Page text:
4. Farm and Fort
The strong gates and two-story bastions of Fort Own present a formidable appearance to travelers in the Bitterroot Valley. Although equipped with loopholes for rifles, the bastions were never needed for defense. One bastion served as a granary and the other for storage, medical supples, and as a doctors office.
West Barracks and Wellhouse image. Click for full size.
Photographed By Barry Swackhamer, May 11, 2018
5. West Barracks and Wellhouse
Originally rough log buildings surrounded by log palisades, Fort Owen was completely rebuilt with sun dried adobe bricks from 1857 to 1860. The west barracks was the first building completed and contained the Fort's kitchen, dining room, and all-important trade room. In 1889 the roof of this structure blew off during a violent wind storm, killing then owner Washington J. McCormick. The remaining walls posed a threat and were demolished a few years later.

The Fort Owen well house was completed in the autumn of 1860 during the final phase of adobe reconstruction of the Fort. The wellhouse covered a stone-lined well shaft from which water was drawn. The building was reconstructed in 1977 based on historic photographs and archaeological evidence.
The Fort Through Time image. Click for full size.
Photographed By Barry Swackhamer, May 11, 2018
6. The Fort Through Time
Archeological investigation at Fort Owen began in 1957. University of Montana students under the direction of history and archaeology professors continued the work to present-day, resulting in the location of numerous artifacts pertinent to the significance and development of life at Fort Owen through time. (Here, an in-progress dig attempt to discover and further verify knowledge regarding the Fort Owen community.
Land Use image. Click for full size.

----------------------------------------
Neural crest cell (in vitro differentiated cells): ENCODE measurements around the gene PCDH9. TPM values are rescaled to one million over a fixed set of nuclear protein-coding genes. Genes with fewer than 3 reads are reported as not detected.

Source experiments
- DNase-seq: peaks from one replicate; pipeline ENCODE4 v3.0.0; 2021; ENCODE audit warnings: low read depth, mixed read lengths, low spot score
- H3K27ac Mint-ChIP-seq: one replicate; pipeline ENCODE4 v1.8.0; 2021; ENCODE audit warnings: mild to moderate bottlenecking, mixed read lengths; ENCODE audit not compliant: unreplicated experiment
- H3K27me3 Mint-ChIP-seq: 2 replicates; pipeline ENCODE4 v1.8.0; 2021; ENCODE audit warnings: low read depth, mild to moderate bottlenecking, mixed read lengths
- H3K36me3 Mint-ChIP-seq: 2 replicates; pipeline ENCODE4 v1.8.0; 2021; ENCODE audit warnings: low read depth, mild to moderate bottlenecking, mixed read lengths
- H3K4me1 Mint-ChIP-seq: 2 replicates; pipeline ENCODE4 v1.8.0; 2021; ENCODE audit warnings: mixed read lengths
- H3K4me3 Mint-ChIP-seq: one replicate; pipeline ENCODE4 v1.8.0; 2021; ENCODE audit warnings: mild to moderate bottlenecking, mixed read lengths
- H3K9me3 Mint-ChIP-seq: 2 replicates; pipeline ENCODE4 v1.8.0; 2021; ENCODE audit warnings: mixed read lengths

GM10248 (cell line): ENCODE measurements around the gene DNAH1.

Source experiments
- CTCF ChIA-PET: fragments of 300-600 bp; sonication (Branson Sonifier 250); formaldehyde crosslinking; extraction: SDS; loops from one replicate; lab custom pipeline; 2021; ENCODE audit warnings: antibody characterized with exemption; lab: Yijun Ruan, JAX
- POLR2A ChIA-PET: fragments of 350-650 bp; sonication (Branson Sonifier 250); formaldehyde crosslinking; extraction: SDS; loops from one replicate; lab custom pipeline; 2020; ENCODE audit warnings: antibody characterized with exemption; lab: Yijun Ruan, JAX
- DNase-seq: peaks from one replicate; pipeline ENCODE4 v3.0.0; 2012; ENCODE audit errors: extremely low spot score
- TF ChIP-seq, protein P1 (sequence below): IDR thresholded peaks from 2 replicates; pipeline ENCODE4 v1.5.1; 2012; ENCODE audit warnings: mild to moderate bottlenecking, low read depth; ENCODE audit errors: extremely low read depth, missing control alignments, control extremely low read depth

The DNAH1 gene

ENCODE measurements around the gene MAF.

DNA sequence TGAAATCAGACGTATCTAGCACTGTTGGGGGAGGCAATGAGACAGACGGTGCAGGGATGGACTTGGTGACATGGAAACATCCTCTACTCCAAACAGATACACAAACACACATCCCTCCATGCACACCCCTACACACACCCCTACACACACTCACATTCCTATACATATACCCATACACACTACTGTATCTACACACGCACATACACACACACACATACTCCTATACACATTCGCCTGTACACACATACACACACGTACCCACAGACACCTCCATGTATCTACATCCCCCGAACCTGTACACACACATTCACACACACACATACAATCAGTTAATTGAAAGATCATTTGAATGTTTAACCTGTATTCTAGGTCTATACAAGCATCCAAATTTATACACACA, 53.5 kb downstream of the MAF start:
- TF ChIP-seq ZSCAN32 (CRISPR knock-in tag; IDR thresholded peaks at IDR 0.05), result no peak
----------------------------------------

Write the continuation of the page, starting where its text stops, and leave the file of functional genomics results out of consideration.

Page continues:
Photographed By Barry Swackhamer, May 11, 2018
7. Land Use
The land surrounding Fort Owen was first farmed in the 1840s by the Missionaries at St. Mary's Mission. Here the Jesuits cultivated Montana's first crop of wheat, oats and potatoes. During the 1850s and 1860s, Major Owen continued producing these crops, cut hay, and raised a wide variety of garden vegetables. The rich valley grasses provided excellent pasture for the Fort's horses, cattle, and other livestock.
Joseph Wagner Homestead Cabin image. Click for full size.
Photographed By Barry Swackhamer, May 11, 2018
8. Joseph Wagner Homestead Cabin
Built in the 1870's
Donated by Mr. & Mrs. Marion Davis
Fort Owen Mills image. Click for full size.
Photographed By Barry Swackhamer, May 11, 2018
9. Fort Owen Mills
Montana's first grist and saw mills were built on Mill Creek just northwest of Fort Owen and were included in the Mission sale. Owen hired David Pattee to rebuild both mills in 1857. In 1865, Owen completed a commercial grist mill to serve Montana's booming mining camps. This three0story mill was powered by and overshot wheel driven by water carried over a 750-foot flume.
 
 
Credits. This page was last revised on September 19, 2018. It was originally submitted on September 19, 2018, by Barry Swackhamer of Brentwood, California. This page has been viewed 205 times since then and 6 times this year. Photos:   1, 2, 3, 4, 5, 6, 7, 8, 9. submitted on September 19, 2018, by Barry Swackhamer of Brentwood, California.

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Mar. 2, 2024